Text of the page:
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Clinical and genetic aspects of trigonocephaly: A study of 25 cases

Authors

  • Cyrus Azimi,

    1. Division of Clinical & Metabolic Genetics, The Hospital for Sick Children, Toronto, Ontario, Canada
    2. Department of Medical Genetics, Tehran University of Medical Sciences, Tehran, Iran
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  • Shelley J. Kennedy,

    1. Division of Clinical & Metabolic Genetics, The Hospital for Sick Children, Toronto, Ontario, Canada
    2. Division of Plastic Surgery, Centre for Craniofacial Care and Research, The Hospital for Sick Children, Toronto, Ontario, Canada
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  • David Chitayat,

    1. Division of Clinical & Metabolic Genetics, The Hospital for Sick Children, Toronto, Ontario, Canada
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  • Pranesh Chakraborty,

    1. Division of Clinical & Metabolic Genetics, The Hospital for Sick Children, Toronto, Ontario, Canada
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  • Joe T.R. Clarke,

    1. Division of Clinical & Metabolic Genetics, The Hospital for Sick Children, Toronto, Ontario, Canada
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  • Christopher Forrest,

    1. Division of Plastic Surgery, Centre for Craniofacial Care and Research, The Hospital for Sick Children, Toronto, Ontario, Canada
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  • Ahmad S. Teebi

    Corresponding author
    1. Division of Clinical & Metabolic Genetics, The Hospital for Sick Children, Toronto, Ontario, Canada
    2. Division of Plastic Surgery, Centre for Craniofacial Care and Research, The Hospital for Sick Children, Toronto, Ontario, Canada
    • Division of Clinical & Metabolic Genetics, The Hospital for Sick Children, 555 University Ave, Toronto, Ontario, M5G 1X8, Canada.
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Abstract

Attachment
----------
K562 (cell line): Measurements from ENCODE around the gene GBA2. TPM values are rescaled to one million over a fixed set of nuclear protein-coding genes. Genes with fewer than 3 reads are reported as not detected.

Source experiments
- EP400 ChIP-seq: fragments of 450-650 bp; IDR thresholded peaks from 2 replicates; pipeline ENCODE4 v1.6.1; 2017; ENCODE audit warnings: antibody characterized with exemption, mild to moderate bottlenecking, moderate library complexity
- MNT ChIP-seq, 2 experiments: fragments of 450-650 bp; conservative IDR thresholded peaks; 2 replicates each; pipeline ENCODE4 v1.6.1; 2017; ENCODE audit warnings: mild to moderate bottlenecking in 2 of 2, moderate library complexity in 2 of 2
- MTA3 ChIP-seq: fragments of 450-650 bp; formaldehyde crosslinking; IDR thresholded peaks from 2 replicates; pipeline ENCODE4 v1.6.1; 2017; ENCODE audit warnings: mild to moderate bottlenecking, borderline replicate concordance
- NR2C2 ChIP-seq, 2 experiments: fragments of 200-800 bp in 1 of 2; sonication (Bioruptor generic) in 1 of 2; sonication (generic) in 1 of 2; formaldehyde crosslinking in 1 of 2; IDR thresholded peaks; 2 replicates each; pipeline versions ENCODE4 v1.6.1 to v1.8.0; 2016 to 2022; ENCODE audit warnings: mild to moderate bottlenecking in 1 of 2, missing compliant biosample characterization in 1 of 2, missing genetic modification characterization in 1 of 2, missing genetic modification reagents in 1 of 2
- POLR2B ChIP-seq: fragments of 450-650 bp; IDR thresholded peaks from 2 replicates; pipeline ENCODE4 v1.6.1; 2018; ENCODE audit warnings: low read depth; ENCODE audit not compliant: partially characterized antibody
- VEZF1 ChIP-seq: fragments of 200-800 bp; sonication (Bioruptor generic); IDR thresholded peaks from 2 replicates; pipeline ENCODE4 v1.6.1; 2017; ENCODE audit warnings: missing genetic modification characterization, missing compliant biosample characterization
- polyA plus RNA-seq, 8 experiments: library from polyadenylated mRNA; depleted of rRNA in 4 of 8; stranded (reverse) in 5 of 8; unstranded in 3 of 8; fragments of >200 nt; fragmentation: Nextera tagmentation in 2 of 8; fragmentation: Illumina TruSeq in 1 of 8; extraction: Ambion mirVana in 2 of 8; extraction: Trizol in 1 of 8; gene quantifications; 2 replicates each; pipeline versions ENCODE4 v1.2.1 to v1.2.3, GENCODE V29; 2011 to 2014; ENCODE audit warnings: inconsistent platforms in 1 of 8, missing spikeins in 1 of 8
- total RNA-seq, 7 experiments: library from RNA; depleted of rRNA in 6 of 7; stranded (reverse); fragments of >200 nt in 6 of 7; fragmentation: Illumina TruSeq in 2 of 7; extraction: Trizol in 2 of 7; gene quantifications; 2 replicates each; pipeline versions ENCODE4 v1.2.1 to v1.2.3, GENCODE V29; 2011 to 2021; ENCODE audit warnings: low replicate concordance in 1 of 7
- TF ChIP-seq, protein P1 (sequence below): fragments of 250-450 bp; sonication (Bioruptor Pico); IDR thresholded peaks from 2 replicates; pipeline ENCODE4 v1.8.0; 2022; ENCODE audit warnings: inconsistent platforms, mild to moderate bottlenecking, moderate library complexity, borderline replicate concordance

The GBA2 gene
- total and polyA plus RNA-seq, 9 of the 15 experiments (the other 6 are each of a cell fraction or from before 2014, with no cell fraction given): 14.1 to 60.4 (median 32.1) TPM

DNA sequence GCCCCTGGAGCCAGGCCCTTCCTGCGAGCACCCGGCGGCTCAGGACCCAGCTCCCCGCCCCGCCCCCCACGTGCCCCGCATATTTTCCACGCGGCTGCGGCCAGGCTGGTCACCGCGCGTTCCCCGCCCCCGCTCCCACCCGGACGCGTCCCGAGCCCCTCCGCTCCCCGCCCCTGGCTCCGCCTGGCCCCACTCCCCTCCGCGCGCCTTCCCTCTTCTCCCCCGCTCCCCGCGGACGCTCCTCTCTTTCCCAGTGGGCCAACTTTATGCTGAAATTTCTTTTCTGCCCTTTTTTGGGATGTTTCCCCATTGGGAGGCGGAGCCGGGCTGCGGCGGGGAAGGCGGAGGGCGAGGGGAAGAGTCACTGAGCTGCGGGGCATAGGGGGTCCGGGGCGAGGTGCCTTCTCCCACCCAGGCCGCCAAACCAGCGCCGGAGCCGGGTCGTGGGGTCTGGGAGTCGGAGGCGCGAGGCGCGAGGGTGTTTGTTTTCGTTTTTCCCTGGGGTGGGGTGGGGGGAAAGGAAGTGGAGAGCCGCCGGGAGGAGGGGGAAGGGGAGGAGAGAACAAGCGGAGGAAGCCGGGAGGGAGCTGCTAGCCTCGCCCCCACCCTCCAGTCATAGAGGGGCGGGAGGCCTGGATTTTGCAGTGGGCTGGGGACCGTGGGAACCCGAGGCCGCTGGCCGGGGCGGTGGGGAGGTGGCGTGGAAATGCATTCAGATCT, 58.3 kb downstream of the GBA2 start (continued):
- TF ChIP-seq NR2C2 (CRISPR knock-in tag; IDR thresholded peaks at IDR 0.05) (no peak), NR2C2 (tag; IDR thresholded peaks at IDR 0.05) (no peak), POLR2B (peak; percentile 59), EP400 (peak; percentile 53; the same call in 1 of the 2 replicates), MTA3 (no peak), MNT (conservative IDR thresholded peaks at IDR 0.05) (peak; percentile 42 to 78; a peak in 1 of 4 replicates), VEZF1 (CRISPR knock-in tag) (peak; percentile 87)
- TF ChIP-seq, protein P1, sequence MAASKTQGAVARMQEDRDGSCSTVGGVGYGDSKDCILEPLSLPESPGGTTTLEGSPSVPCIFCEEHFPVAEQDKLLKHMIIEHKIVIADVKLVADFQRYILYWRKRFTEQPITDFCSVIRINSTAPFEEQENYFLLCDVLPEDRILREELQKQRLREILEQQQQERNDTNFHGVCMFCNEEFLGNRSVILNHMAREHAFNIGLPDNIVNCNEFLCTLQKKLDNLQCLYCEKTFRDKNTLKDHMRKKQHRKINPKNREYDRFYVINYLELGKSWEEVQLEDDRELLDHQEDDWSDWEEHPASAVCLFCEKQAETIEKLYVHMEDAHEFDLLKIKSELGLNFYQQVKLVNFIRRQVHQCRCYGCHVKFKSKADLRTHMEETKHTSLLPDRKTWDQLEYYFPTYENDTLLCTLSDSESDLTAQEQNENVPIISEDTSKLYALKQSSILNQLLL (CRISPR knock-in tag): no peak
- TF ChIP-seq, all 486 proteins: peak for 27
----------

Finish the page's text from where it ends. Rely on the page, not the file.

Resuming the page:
We reviewed 25 patients ascertained through the finding of trigonocephaly/metopic synostosis as a prominent manifestation. In 16 patients, trigonocephaly/metopic synostosis was the only significant finding (64%); 2 patients had metopic/sagittal synostosis (8%) and in 7 patients the trigonocephaly was part of a syndrome (28%). Among the nonsyndromic cases, 12 were males and 6 were females and the sex ratio was 2 M:1 F. Only one patient with isolated trigonocephaly had an affected parent (5.6%). All nonsyndromic patients had normal psychomotor development. In 2 patients with isolated metopic/sagittal synostosis, FGFR2 and FGFR3 mutations were studied and none were detected. Among the syndromic cases, two had Jacobsen syndrome associated with deletion of chromosome 11q 23 (28.5%). Of the remaining five syndromic cases, different conditions were found including Say-Meyer syndrome, multiple congenital anomalies and bilateral retinoblastoma with no detectable deletion in chromosome 13q14.2 by G-banding chromosomal analysis and FISH, I-cell disease, a new acrocraniofacial dysostosis syndrome, and Opitz C trigonocephaly syndrome. The last two patients were studied for cryptic chromosomal rearrangements, with SKY and subtelomeric FISH probes. Also FGFR2 and FGFR3 mutations were studied in two syndromic cases, but none were found. This study demonstrates that the majority of cases with nonsyndromic trigonocephaly are sporadic and benign, apart from the associated cosmetic implications. Syndromic trigonocephaly cases are causally heterogeneous and associated with chromosomal as well as single gene disorders. An investigation to delineate the underlying cause of trigonocephaly is indicated because of its important implications on medical management for the patient and the reproductive plans for the family. © 2003 Wiley-Liss, Inc.

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